Guzman—BC’s rookie catcher who has shuffled into the lineup for Burns on several occasions—has turned the jets on when the opportunity for him has arised, batting .316 in 19 at-bats.
“Catching every other day with those guys,” Gambino said of the rotation between Guzman and Burns. “Peter on Friday, Adonys on Saturday, Peter on Sunday, and then split the mid-weeks. You know, Adonys, I believe he’s going to be a superstar, but he’s also a freshman in college.”
On Saturday in the Eagles’ 8–5 win over Virginia Tech, Guzman filled in and posted a hit, an RBI, and two strikeouts in three at-bats. Gambino said he still has a lot to learn, and mentioned that his camaraderie with Burns will spark his growth.
“When Adonys was in high school, the value of the close-edge pitch on an 0–0 count or a 1–1 count wasn’t even a thing,” Gambino said. “Whereas if you see what Peter’s doing on the edges right now, and on the edges of the strike zone, you know, he’s changing games. And Adonys has that ability and he will have that ability, but he’s just learning and growing and getting them there.”
Part of BC’s formula for success—rotating the lineup and looking for players deeper in the clubhouse—is reflected in Guzman’s rotation with Burns behind the plate, according to Gambino.
“I kind of like the thing we have going on with playing some hot hand,” Gambino said. “I mean obviously, you know, Travis and Cam and Joe are gonna be in the middle, and you know, moving some of those guys around them, I think that’s gonna continue to happen. The combination of Barry and Cole, and then Sam [McNulty] is coming back and he’s almost healthy. We have good pieces.”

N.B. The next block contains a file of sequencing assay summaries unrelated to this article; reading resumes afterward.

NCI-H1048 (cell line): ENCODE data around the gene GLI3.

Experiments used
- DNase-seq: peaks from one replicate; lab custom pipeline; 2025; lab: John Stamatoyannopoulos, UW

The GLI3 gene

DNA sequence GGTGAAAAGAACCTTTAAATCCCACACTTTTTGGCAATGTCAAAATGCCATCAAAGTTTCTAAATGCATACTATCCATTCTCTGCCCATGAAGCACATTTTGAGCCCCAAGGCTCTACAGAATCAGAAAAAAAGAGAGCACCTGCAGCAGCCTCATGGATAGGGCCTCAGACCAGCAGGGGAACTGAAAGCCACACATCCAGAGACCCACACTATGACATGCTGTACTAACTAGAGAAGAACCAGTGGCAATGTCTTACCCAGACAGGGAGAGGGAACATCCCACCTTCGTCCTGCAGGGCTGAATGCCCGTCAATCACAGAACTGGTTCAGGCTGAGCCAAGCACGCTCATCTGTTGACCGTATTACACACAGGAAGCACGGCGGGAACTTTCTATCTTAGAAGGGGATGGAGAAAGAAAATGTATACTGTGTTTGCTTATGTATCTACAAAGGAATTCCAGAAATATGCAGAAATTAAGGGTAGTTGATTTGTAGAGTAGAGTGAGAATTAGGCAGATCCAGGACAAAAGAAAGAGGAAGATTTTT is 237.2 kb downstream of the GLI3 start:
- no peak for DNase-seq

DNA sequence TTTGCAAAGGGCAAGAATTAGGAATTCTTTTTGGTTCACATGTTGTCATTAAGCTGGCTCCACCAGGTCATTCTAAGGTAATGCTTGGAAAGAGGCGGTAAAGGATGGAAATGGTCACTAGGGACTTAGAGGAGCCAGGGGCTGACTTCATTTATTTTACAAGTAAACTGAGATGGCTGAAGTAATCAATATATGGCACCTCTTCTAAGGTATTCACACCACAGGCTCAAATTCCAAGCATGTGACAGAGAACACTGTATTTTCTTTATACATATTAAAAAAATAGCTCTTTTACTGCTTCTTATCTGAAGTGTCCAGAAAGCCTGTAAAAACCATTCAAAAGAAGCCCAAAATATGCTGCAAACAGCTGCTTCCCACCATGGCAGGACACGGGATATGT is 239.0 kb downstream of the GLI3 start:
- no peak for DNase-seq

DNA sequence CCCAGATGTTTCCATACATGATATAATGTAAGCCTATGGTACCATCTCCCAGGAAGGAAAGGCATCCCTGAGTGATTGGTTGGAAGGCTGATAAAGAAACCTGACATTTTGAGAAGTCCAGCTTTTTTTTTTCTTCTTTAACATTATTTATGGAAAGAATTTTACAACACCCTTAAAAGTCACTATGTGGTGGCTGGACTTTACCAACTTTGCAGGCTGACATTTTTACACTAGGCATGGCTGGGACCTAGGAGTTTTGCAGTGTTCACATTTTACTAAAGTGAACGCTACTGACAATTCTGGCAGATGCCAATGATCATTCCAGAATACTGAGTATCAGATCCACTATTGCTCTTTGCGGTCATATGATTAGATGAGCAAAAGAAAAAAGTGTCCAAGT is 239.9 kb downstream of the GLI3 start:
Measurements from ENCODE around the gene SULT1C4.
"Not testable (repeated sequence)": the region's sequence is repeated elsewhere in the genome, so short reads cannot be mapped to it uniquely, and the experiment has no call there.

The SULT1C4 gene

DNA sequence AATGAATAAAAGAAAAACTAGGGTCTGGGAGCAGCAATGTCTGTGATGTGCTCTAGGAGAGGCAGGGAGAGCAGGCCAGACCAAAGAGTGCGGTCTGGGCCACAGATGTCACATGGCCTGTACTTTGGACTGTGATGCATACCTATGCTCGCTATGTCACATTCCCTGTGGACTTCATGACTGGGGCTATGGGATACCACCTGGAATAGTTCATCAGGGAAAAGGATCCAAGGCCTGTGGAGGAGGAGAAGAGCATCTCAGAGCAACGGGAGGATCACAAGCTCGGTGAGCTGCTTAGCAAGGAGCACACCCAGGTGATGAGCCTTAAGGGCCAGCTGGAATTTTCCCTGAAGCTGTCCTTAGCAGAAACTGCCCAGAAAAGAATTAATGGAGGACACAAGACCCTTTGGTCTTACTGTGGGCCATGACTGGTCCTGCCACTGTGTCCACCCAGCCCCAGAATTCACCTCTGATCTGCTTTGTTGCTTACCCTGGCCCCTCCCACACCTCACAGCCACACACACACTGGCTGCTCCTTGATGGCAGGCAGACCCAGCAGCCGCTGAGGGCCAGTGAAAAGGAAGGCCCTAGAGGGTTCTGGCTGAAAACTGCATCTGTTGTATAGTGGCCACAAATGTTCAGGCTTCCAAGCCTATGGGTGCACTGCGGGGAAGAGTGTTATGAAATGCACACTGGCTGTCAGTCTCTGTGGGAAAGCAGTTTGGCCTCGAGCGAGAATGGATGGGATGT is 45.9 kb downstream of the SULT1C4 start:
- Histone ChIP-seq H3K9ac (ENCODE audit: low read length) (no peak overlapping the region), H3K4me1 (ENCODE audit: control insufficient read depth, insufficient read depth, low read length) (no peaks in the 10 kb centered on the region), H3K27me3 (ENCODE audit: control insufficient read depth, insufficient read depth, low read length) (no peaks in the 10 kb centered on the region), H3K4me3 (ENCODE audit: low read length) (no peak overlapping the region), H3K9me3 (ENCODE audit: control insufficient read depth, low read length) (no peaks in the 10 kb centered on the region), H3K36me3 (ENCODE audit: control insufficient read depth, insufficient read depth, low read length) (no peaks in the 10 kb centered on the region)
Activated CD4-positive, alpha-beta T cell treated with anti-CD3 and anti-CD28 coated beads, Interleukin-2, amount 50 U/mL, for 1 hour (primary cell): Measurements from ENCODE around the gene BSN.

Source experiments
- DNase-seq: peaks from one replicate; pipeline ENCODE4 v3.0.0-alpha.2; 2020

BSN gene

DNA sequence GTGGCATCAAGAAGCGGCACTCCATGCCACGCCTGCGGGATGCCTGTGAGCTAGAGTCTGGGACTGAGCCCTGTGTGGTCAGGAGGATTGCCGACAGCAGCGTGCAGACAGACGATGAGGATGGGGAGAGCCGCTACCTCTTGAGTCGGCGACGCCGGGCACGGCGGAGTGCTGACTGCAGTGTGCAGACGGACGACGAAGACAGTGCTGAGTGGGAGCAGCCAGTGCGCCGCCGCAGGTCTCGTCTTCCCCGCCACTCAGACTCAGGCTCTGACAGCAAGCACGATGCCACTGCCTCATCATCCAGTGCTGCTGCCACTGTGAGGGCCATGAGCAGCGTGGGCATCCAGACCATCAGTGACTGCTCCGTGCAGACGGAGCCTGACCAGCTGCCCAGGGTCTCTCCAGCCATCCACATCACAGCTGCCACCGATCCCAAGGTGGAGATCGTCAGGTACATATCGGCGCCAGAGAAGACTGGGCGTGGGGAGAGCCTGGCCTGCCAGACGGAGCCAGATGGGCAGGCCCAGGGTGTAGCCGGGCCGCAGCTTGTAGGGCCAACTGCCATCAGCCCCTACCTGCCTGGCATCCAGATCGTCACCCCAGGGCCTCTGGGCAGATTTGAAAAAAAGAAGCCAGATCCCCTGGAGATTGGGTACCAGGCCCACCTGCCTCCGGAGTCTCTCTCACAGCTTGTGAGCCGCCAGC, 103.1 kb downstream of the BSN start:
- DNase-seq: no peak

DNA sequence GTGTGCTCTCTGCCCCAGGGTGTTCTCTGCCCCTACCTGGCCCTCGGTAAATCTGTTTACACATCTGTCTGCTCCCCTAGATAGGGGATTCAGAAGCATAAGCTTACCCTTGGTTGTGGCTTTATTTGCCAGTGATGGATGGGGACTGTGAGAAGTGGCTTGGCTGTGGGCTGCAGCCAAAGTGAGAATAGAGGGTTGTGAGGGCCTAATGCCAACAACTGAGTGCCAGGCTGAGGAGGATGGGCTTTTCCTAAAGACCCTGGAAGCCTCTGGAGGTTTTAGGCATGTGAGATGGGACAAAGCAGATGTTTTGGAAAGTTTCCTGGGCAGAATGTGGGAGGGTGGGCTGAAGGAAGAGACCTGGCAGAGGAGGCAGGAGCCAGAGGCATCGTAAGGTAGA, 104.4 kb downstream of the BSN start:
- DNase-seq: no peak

And as for BC’s pitching corps, Gambino is opting to do the same—look to guys from deeper within the rotation on a more frequent basis—unless he doesn’t have to.
“Pretty fun watching him pitch, isn’t it?” Gambino said of right-hander Chris Flynn, who silenced the Hokies’ lineup in the first of Saturday’s two games. “I think a lot of success is coming from him. … It’s hard to have the depth of confidence that you need to be high level and have that swag that he has.”
But except for that game in which Flynn—BC’s top pitcher who went into the week with a 0.00 ERA—notched his fourth win of the season by striking out five batters and earning only two runs in 5.2 innings, the Eagles used at least four pitchers on the mound in each of the other four games. Right-hander John West was BC’s only pitcher in that stretch to earn more than three runs.
“You’re trying to win every baseball game, but also make sure your arms are fresh and healthy and ready to go,” Gambino said. “A.J. [Colarusso’s] a great example of like, he was great against Tennessee, even better against Virginia Tech. We do not see a doubleheader win on Saturday if A.J. doesn’t do what he did on Friday—in a loss, he gave us five innings.”